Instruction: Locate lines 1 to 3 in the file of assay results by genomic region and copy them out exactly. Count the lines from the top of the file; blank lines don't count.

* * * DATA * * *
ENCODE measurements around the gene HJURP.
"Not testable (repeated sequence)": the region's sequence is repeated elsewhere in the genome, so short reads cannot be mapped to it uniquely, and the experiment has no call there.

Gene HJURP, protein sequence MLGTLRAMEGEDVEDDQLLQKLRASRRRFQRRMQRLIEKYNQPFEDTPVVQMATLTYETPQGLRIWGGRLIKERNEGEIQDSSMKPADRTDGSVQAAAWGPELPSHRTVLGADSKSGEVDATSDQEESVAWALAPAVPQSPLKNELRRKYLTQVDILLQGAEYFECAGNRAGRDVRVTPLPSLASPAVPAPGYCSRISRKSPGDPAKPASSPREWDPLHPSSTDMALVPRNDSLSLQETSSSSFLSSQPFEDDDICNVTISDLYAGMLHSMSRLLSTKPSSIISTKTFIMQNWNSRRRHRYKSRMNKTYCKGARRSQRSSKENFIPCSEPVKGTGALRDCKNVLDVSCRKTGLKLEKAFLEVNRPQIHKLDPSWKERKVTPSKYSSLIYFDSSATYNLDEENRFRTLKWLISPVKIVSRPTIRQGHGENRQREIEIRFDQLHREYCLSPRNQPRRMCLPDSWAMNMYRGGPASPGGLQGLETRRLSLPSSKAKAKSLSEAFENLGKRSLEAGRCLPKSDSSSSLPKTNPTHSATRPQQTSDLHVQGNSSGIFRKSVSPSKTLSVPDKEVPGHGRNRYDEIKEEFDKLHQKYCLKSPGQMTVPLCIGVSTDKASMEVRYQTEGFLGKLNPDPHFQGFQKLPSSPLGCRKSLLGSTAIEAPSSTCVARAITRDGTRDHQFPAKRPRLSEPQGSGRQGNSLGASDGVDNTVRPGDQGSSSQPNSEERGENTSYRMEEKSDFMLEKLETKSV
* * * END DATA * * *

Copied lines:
ENCODE measurements around the gene HJURP.
"Not testable (repeated sequence)": the region's sequence is repeated elsewhere in the genome, so short reads cannot be mapped to it uniquely, and the experiment has no call there.

Gene HJURP, protein sequence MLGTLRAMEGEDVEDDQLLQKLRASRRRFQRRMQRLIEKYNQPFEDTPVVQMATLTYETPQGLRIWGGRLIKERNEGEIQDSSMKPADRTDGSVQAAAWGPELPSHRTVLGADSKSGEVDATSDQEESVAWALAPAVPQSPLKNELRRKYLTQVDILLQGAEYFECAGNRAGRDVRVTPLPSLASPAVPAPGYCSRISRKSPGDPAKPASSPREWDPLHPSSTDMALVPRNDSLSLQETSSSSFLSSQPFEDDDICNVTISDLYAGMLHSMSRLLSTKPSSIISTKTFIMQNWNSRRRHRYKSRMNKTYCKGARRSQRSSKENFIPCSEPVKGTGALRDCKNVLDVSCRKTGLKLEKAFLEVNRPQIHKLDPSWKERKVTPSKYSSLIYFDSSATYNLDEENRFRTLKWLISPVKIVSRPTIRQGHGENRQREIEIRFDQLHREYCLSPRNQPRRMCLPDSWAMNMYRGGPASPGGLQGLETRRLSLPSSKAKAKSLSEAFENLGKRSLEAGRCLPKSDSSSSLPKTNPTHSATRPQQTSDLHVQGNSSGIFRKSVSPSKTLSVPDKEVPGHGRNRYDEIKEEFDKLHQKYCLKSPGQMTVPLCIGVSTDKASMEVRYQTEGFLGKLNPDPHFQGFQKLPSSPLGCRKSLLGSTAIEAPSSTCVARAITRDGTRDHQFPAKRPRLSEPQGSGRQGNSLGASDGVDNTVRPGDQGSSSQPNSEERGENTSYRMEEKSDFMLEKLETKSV